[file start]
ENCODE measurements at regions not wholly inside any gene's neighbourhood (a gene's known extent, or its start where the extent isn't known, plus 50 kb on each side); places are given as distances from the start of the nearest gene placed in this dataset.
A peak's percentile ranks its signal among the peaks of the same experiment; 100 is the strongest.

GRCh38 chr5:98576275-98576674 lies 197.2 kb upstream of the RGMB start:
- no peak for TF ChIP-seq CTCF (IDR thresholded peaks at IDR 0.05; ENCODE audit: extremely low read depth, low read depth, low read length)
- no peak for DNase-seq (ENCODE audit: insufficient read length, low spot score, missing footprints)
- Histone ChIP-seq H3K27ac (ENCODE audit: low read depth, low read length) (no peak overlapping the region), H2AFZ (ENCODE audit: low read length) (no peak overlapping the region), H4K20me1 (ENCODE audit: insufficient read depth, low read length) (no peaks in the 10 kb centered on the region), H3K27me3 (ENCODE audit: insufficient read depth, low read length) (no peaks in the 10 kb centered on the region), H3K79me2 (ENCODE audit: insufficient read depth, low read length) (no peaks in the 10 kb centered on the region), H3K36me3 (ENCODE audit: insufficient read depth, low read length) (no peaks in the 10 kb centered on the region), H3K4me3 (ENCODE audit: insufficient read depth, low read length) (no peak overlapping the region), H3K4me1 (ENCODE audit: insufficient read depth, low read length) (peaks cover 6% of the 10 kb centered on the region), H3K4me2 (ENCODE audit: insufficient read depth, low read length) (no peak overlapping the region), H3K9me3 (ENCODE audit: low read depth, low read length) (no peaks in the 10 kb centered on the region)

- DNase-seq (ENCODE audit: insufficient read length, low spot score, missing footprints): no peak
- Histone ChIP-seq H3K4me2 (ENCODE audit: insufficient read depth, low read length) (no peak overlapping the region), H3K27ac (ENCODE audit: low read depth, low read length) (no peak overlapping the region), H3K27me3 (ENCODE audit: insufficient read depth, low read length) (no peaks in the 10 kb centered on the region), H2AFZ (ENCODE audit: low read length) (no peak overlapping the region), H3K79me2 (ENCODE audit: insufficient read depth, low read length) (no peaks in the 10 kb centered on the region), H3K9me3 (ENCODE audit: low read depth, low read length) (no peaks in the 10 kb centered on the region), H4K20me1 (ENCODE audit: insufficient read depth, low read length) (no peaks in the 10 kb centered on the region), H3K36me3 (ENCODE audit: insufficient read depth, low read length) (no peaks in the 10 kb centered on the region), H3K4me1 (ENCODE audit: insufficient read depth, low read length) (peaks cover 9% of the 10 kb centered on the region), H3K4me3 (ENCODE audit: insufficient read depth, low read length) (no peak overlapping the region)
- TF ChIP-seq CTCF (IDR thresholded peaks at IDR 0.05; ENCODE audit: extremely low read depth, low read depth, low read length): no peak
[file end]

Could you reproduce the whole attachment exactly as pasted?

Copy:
ENCODE measurements at regions not wholly inside any gene's neighbourhood (a gene's known extent, or its start where the extent isn't known, plus 50 kb on each side); places are given as distances from the start of the nearest gene placed in this dataset.
A peak's percentile ranks its signal among the peaks of the same experiment; 100 is the strongest.

GRCh38 chr5:98576275-98576674 lies 197.2 kb upstream of the RGMB start:
- no peak for TF ChIP-seq CTCF (IDR thresholded peaks at IDR 0.05; ENCODE audit: extremely low read depth, low read depth, low read length)
- no peak for DNase-seq (ENCODE audit: insufficient read length, low spot score, missing footprints)
- Histone ChIP-seq H3K27ac (ENCODE audit: low read depth, low read length) (no peak overlapping the region), H2AFZ (ENCODE audit: low read length) (no peak overlapping the region), H4K20me1 (ENCODE audit: insufficient read depth, low read length) (no peaks in the 10 kb centered on the region), H3K27me3 (ENCODE audit: insufficient read depth, low read length) (no peaks in the 10 kb centered on the region), H3K79me2 (ENCODE audit: insufficient read depth, low read length) (no peaks in the 10 kb centered on the region), H3K36me3 (ENCODE audit: insufficient read depth, low read length) (no peaks in the 10 kb centered on the region), H3K4me3 (ENCODE audit: insufficient read depth, low read length) (no peak overlapping the region), H3K4me1 (ENCODE audit: insufficient read depth, low read length) (peaks cover 6% of the 10 kb centered on the region), H3K4me2 (ENCODE audit: insufficient read depth, low read length) (no peak overlapping the region), H3K9me3 (ENCODE audit: low read depth, low read length) (no peaks in the 10 kb centered on the region)

- DNase-seq (ENCODE audit: insufficient read length, low spot score, missing footprints): no peak
- Histone ChIP-seq H3K4me2 (ENCODE audit: insufficient read depth, low read length) (no peak overlapping the region), H3K27ac (ENCODE audit: low read depth, low read length) (no peak overlapping the region), H3K27me3 (ENCODE audit: insufficient read depth, low read length) (no peaks in the 10 kb centered on the region), H2AFZ (ENCODE audit: low read length) (no peak overlapping the region), H3K79me2 (ENCODE audit: insufficient read depth, low read length) (no peaks in the 10 kb centered on the region), H3K9me3 (ENCODE audit: low read depth, low read length) (no peaks in the 10 kb centered on the region), H4K20me1 (ENCODE audit: insufficient read depth, low read length) (no peaks in the 10 kb centered on the region), H3K36me3 (ENCODE audit: insufficient read depth, low read length) (no peaks in the 10 kb centered on the region), H3K4me1 (ENCODE audit: insufficient read depth, low read length) (peaks cover 9% of the 10 kb centered on the region), H3K4me3 (ENCODE audit: insufficient read depth, low read length) (no peak overlapping the region)
- TF ChIP-seq CTCF (IDR thresholded peaks at IDR 0.05; ENCODE audit: extremely low read depth, low read depth, low read length): no peak